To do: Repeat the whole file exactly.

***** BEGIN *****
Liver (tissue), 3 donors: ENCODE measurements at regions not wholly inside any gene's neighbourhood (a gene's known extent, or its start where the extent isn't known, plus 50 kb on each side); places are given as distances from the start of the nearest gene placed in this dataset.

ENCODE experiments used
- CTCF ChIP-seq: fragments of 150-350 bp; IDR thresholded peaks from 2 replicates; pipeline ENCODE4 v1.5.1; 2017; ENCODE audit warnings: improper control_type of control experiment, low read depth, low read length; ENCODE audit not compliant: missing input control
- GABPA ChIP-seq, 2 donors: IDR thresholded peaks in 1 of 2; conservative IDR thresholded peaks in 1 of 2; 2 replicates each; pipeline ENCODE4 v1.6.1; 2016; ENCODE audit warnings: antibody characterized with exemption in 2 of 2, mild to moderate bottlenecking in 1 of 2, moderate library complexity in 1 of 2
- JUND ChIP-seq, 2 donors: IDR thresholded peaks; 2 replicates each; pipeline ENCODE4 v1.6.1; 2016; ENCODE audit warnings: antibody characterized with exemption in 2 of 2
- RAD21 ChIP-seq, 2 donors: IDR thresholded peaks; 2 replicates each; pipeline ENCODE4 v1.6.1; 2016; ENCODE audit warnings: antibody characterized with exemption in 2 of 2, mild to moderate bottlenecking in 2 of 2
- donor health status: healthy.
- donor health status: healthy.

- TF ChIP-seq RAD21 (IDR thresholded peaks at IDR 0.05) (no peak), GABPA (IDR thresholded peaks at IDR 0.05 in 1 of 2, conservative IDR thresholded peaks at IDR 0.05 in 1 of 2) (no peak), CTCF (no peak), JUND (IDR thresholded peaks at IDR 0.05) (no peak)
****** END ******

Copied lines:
Liver (tissue), 3 donors: ENCODE measurements at regions not wholly inside any gene's neighbourhood (a gene's known extent, or its start where the extent isn't known, plus 50 kb on each side); places are given as distances from the start of the nearest gene placed in this dataset.

ENCODE experiments used
- CTCF ChIP-seq: fragments of 150-350 bp; IDR thresholded peaks from 2 replicates; pipeline ENCODE4 v1.5.1; 2017; ENCODE audit warnings: improper control_type of control experiment, low read depth, low read length; ENCODE audit not compliant: missing input control
- GABPA ChIP-seq, 2 donors: IDR thresholded peaks in 1 of 2; conservative IDR thresholded peaks in 1 of 2; 2 replicates each; pipeline ENCODE4 v1.6.1; 2016; ENCODE audit warnings: antibody characterized with exemption in 2 of 2, mild to moderate bottlenecking in 1 of 2, moderate library complexity in 1 of 2
- JUND ChIP-seq, 2 donors: IDR thresholded peaks; 2 replicates each; pipeline ENCODE4 v1.6.1; 2016; ENCODE audit warnings: antibody characterized with exemption in 2 of 2
- RAD21 ChIP-seq, 2 donors: IDR thresholded peaks; 2 replicates each; pipeline ENCODE4 v1.6.1; 2016; ENCODE audit warnings: antibody characterized with exemption in 2 of 2, mild to moderate bottlenecking in 2 of 2
- donor health status: healthy.
- donor health status: healthy.

- TF ChIP-seq RAD21 (IDR thresholded peaks at IDR 0.05) (no peak), GABPA (IDR thresholded peaks at IDR 0.05 in 1 of 2, conservative IDR thresholded peaks at IDR 0.05 in 1 of 2) (no peak), CTCF (no peak), JUND (IDR thresholded peaks at IDR 0.05) (no peak)